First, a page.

July 24, 2013 at 1:36 PM ET
The wait is over for royalists eagerly anticipating the name of the royal prince—but for some, the delay has meant big business.
The Duchess of Cambridge and Prince William confirmed they had named their first-born George Alexander Louis two days after the prince's birth on Monday.
But the wait was welcomed by U.K. bookmakers, who have taken in more than £1.6 million ($2.46 million) in baby-name bets as of Wednesday and reported a frenzy in demand since the birth.
Ladbrokes, one of Britain's largest bookmakers, estimated it had taken more than £360,000 in royal bets two days after the birth.
"It has been the most popular market we have ever offered, outside of sporting events," David Williams, head of public relations at Ladbrokes, told CNBC. "The appetite has been unprecedented."
He said interest spiked after the birth: "Since then it's gone into meltdown."
Those feeling lucky could pick from names including George—the favorite at 2-to-1—and more unusual options like Elvis, Barack and even Psy, after the South Korean pop sensation.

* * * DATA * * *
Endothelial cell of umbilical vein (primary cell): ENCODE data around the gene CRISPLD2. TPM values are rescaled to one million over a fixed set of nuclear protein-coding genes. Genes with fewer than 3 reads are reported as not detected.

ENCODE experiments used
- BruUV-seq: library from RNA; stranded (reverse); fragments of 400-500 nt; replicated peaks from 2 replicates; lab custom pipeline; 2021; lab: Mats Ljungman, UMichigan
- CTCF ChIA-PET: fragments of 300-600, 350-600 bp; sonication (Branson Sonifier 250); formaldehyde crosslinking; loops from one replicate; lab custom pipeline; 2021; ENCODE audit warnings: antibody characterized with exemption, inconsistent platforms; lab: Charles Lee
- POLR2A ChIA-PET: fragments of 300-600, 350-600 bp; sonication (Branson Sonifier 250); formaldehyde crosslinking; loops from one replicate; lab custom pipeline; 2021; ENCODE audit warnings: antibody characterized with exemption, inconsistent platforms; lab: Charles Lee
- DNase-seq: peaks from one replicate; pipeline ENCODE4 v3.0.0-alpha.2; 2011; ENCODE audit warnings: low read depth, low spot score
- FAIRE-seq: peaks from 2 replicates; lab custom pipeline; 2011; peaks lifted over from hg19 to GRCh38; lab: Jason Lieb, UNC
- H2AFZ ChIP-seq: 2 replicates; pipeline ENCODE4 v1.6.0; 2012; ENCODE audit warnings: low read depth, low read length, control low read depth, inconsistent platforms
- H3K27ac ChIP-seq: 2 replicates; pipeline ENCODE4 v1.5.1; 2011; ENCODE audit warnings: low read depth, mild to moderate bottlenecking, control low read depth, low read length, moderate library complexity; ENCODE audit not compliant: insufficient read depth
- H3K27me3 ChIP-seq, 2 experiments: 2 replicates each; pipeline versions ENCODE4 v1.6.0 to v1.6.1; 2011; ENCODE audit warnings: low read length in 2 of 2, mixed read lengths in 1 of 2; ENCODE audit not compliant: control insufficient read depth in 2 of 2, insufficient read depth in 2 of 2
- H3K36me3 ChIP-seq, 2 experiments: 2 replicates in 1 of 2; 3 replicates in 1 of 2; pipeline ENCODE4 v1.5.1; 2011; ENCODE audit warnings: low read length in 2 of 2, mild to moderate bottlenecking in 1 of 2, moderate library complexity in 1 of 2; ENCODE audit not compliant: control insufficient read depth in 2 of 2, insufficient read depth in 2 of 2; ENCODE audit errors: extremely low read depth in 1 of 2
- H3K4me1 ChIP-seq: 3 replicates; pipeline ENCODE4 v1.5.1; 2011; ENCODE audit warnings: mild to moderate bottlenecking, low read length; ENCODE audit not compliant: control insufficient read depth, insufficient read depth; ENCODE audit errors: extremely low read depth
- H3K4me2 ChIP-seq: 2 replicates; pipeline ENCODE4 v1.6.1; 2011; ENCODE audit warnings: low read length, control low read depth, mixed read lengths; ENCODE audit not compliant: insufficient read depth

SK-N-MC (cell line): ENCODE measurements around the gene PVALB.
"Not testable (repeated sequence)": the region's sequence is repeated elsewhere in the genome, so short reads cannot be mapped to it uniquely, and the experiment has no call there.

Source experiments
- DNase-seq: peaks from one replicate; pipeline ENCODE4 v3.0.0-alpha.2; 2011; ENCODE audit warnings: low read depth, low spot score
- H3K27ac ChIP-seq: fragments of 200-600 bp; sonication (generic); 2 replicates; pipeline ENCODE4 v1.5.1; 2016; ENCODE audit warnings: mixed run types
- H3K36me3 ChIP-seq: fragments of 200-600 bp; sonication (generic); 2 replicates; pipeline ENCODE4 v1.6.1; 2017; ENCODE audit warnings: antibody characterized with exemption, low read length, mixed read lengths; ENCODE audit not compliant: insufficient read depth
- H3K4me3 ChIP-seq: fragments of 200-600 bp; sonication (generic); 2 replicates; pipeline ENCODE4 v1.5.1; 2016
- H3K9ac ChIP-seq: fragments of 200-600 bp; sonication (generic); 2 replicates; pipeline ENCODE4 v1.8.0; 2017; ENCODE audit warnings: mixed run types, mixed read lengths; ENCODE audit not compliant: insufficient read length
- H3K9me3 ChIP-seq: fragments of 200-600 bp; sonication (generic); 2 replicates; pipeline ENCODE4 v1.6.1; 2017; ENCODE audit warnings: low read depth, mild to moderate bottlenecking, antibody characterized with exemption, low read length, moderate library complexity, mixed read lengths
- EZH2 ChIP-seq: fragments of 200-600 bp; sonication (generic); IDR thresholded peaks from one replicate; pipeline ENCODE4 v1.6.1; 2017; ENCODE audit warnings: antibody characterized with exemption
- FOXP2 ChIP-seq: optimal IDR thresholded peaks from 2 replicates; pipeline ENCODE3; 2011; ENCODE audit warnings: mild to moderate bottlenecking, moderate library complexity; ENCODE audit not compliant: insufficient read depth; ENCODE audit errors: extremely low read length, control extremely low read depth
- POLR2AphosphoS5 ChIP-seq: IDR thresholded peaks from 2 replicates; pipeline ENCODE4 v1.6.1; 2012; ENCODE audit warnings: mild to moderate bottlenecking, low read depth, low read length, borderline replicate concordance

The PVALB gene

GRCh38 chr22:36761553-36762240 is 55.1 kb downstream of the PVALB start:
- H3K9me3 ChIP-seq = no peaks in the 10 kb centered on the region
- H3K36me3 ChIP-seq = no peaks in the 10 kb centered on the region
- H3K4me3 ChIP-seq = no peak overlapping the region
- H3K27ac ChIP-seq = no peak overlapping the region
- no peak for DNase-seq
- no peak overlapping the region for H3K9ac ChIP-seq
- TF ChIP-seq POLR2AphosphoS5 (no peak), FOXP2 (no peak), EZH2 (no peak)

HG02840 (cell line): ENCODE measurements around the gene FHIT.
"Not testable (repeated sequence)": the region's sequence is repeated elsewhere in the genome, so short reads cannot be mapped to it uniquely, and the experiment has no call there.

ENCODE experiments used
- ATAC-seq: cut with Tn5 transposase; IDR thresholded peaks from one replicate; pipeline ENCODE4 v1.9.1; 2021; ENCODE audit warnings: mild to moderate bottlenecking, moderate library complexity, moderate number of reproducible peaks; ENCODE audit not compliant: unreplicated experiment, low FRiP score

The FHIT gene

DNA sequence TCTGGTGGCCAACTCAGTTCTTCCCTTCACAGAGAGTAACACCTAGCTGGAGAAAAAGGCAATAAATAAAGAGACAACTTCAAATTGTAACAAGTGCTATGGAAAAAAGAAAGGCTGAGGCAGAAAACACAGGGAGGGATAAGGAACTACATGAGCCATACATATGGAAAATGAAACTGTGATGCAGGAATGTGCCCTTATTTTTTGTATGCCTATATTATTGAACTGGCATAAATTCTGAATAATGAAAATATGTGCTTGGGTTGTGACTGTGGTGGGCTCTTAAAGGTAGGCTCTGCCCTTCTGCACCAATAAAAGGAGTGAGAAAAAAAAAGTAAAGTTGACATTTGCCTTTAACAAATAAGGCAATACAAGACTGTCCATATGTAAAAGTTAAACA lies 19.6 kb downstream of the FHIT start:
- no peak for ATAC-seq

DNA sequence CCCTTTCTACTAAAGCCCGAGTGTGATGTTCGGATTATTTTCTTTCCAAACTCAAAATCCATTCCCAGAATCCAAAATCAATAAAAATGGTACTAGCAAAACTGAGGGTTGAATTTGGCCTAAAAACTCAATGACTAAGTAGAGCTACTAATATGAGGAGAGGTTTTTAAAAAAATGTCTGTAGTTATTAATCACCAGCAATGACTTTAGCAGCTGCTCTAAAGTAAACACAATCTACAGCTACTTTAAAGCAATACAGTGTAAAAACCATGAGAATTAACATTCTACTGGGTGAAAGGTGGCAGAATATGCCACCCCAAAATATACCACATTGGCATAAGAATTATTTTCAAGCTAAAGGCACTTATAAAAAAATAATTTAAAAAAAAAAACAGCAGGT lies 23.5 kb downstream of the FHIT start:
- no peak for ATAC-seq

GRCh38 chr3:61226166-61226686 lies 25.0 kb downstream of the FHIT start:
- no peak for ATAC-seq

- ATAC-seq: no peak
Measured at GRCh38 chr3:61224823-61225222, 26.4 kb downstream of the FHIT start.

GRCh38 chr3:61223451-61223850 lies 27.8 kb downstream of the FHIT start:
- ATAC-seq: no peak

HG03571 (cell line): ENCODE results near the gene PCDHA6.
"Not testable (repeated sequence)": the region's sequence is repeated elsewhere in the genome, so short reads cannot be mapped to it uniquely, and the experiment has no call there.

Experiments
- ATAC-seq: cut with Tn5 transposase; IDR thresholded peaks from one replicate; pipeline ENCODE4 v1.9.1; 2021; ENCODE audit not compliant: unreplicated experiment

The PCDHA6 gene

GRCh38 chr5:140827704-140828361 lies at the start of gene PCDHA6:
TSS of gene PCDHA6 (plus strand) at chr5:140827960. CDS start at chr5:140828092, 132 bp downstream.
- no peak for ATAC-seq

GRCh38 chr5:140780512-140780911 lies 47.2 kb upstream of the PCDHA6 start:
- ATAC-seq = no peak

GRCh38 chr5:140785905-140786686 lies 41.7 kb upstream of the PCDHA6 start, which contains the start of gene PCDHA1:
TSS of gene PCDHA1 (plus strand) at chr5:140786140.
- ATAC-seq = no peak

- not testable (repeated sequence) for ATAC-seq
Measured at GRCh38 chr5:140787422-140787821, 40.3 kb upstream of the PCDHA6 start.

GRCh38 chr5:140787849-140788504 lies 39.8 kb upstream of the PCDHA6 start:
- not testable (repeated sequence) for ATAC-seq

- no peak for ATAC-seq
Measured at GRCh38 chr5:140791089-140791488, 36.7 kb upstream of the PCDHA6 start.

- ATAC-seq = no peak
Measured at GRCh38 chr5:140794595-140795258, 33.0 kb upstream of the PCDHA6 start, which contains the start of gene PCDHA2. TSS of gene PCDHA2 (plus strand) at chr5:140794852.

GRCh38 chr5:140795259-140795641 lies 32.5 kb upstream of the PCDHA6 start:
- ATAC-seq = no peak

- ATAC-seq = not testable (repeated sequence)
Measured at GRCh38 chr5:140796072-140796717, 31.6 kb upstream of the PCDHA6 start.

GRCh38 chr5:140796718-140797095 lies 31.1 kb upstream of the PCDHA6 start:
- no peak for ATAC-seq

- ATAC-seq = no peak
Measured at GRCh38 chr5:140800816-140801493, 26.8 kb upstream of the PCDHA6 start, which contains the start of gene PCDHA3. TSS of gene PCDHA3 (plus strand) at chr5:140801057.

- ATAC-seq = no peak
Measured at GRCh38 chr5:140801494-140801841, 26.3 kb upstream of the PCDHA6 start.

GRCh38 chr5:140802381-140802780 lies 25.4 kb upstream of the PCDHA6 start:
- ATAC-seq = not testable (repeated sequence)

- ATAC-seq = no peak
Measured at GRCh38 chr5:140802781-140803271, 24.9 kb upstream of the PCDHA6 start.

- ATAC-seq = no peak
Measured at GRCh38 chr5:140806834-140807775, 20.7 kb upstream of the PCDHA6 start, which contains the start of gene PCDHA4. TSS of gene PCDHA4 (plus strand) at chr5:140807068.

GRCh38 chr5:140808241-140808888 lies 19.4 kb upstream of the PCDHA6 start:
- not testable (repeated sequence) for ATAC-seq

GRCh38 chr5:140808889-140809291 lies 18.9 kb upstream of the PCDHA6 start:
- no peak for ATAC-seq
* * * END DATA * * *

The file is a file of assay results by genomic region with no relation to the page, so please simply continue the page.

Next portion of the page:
Williams said the royal parents had a "particular appeal" to the public.
"It's a perfect storm," he said. "You have a royal couple, fantastic weather and some great news. When all these things come together, people are prepared to have a flutter."
Irish betting firm Paddy Power also said demand had shot up. "There's been a lot of activity since it was announced that the baby was a boy," a representative told CNBC. "Up until then, the sex had been the betting focus."
Customers had placed around £500,000 in baby bets with the company, an amount that had even taken the company by surprise, he said.
Rival William Hill, which offered 50 name options including Thatcher at 250-1, said it had taken in over £400,000.
"But the demand's got us stumped," press office Joe Crilly told CNBC. "We thought we would have taken more on the royal wedding, but it's way surpassed that."
"For a one-off event this has been one of, if not the most popular markets in history," he added.
The company had received "a few" four-figure bets on the baby's name, but Crilly said most bets had been placed in much smaller amounts.
"The average bet on the baby's name was £6.20," he said. "This is just normal people having a cheeky little bet as royal hysteria sweeps the nation."
Bookmaker Coral said it took in close to £400,000 on the market, and that demand had increased "each hour."
"We were probably the only people happy with the delay in naming the baby," press officer David Stevens told CNBC.
He said the company has taken bets from around the world.
"You've only got to look at the TV channels to see the interest in our royal baby," he said. "It's captured the public's imagination—not just in U.K. but around the world."
-- By CNBC's Katrina Bishop. Follow her on Twitter @KatrinaBishop
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